Growth Time – Bacteria grow at a constant rate in a favorable environment. The key to controlling pathogenic bacteria in food is to prevent the bacteria from reaching the exponential or logarithmic phase of growth. Once the pathogen reaches the exponential growth phase the numbers of bacteria in the food substance will quickly reach an infectious dose.
Oxygen requirements – Different pathogens have differing oxygen requirements for growth. Depending on the specific pathogen targeted for control, the atmospheric oxygen may be managed. For instance, if the targeted pathogen is Salmonella then it is important to store the food source in an oxygen-free environment, since Salmonella are generally aerobic bacteria.
Water activity (aw) – Since most foodborne pathogens require some water for growth, the infectivity of the pathogen can be reduced if the water activity level is below 0.85. Dehydration is an example of controlling microbes by reducing water availability. This is why dehydrated fruit can be safely eaten for longer periods of time, but fresh fruit must be eaten right away.
The above is an example of how knowledge of the nutrients and environmental factors which pathogenic bacteria need for growth can be used to control their growth and protect the public’s health. In your Case Assignment you will continue to examine how we measure growth and chemical methods of pathogen control. There are biologic controls that humans have for protection against pathogens as well.
In the Module 3 Case Assignment you will explore bacterial growth and methods used to measure and control the growth of microbes. After you have read the information on the Home page, answer the following questions:
- From the video on metabolism, where do they say metabolism is accomplished in the human cell? Be specific and include a brief description of the organelle they describe. Do we accomplish aerobic or anaerobic metabolism?
- What does the video describe as the final electron acceptor in the electron transport chain?
- Using the dichotomous key linked to the term “identify” on the Home page, which organisms in the first frame of the video have been described in previous module materials?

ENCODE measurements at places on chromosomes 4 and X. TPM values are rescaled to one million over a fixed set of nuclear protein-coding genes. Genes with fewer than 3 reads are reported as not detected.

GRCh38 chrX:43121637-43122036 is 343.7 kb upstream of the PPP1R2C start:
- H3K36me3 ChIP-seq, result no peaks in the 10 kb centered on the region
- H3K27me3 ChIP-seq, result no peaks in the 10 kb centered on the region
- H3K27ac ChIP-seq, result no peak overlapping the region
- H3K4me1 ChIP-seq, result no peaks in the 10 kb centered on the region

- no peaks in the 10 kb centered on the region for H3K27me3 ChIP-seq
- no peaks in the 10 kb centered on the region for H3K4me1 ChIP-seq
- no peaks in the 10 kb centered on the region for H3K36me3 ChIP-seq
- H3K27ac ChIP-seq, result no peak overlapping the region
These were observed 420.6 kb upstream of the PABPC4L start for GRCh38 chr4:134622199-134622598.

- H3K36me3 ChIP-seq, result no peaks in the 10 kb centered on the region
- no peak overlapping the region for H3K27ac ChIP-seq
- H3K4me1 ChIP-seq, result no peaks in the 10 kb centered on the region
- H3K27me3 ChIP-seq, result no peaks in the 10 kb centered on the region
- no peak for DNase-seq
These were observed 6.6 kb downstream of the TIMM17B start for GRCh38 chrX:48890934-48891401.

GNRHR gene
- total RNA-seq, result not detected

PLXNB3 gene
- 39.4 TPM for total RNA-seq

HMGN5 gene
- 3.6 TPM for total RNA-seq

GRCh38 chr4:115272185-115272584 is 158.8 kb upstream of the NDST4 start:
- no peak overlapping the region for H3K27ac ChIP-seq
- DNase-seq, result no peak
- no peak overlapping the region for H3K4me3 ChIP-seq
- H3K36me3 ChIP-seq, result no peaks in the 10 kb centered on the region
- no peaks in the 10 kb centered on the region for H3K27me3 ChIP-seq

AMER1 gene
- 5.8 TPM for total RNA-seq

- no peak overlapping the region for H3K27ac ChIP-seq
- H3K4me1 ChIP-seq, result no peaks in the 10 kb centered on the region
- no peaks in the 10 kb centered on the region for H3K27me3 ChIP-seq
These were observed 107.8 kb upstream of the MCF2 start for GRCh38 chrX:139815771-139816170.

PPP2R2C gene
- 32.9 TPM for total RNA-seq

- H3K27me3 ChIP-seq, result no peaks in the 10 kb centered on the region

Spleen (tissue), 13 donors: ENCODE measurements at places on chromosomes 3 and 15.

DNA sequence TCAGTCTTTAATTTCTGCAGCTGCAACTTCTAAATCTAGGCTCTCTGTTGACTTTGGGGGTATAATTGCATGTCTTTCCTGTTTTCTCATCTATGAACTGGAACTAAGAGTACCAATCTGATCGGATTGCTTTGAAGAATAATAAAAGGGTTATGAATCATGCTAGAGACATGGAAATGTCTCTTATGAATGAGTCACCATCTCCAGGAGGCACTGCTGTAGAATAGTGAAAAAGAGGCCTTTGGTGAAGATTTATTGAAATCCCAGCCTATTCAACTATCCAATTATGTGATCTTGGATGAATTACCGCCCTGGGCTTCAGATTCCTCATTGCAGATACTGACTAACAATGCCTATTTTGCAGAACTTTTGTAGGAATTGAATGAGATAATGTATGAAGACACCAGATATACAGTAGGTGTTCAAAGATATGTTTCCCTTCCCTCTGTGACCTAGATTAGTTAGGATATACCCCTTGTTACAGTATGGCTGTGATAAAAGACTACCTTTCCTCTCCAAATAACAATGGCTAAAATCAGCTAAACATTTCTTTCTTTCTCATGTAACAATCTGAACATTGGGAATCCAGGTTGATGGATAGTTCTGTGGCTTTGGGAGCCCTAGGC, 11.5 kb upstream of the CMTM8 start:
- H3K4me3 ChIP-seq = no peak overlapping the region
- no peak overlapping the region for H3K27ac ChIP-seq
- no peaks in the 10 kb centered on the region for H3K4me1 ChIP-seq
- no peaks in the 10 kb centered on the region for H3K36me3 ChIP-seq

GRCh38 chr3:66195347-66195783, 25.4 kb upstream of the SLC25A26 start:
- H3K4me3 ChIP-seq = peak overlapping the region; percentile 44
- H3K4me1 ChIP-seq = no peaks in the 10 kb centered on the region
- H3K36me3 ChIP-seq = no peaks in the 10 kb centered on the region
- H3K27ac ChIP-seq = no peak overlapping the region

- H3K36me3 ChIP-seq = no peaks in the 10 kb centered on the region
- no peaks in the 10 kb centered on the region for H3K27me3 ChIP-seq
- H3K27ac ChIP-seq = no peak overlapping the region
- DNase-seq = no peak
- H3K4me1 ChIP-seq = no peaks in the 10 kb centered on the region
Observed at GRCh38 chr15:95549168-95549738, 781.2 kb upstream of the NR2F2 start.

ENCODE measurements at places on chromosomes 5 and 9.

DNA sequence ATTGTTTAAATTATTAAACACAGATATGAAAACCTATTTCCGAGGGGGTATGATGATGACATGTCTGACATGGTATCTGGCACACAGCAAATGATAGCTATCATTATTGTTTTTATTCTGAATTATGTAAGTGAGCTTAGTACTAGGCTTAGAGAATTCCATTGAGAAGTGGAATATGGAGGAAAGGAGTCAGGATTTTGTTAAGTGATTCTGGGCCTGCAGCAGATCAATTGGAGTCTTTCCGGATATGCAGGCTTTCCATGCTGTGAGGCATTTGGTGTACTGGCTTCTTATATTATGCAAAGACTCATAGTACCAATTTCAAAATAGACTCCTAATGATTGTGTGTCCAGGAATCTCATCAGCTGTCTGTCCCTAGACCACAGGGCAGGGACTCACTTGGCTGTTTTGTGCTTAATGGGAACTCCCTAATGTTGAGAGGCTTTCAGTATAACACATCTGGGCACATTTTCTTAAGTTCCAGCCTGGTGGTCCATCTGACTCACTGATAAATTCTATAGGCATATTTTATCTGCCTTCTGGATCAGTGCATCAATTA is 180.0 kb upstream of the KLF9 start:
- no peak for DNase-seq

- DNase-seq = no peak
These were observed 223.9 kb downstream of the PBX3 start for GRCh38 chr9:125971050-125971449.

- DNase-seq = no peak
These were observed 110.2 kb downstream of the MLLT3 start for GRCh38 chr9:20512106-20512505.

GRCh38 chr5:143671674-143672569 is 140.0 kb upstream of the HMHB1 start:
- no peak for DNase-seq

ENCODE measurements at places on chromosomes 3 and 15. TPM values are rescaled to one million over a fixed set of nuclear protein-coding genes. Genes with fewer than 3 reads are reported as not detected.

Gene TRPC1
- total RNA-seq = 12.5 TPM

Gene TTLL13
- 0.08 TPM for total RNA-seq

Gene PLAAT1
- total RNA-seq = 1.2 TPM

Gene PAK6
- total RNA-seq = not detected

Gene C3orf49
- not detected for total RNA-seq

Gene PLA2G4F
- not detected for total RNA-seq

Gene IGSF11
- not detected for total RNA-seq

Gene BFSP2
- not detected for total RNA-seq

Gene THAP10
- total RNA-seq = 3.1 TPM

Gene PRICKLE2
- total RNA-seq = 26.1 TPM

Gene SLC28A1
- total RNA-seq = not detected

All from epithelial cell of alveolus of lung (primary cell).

Now choose a pathogenic bacteria to discuss and find the antibiotic that can be used to control it. Use this link to Antibiotic Modes of Action to learn more about how antibiotics work and to identify the appropriate antibiotic for your chosen pathogen. Use the following format to write this section of your Case Assignment:
Include the growth requirements and phenotypic characteristics of your pathogenic bacteria. Refer to the dichotomous keys, growth patterns, and the CDC website to properly discuss these phenotypic descriptions of your pathogen.
Body Paragraph 1
Is this bacteria ONLY pathogenic or does it reside as a normal part of the Human Microbiome? If it is also a nonpathogenic resident microbe, what conditions create the pathogenic state? (We use the term “opportunistic pathogen” to describe this type of pathogen).
Body Paragraph 2
Describe the mode of action of the antibiotic class used to control this bacteria.
Summarize the topics you described and explain how the characteristics of your pathogen can be used to control it.
Please include a cover sheet for your Case Assignment. Use headings to separate each section’s questions, and answer each question using complete sentences. Use your own words and build on the ideas of others. Quoted material should not exceed 10% of the total paper (since the focus of these assignments is critical thinking). When material is copied verbatim from external sources, it MUST be enclosed in quotes. The references should be cited within the text and also listed at the end of the assignment in the References section (preferably in APA format).
References: List the references used to address the second part of this assignment. The references should be listed at the end of the assignment in a References section (preferably in APA format).
Organization: Subheadings should be used to organize your paper according to question.
The following items will be assessed:
Assignment-Driven Criteria – Did you address each requirement?
Critical Thinking – How well did you synthesize and evaluate the topics addressed?
Scholarly Writing – Is everything explained in complete sentences?
Quality of References and Assignment Organization – Did you organize your paper with headings?
Citing Sources – Did you list your references and cite information where necessary?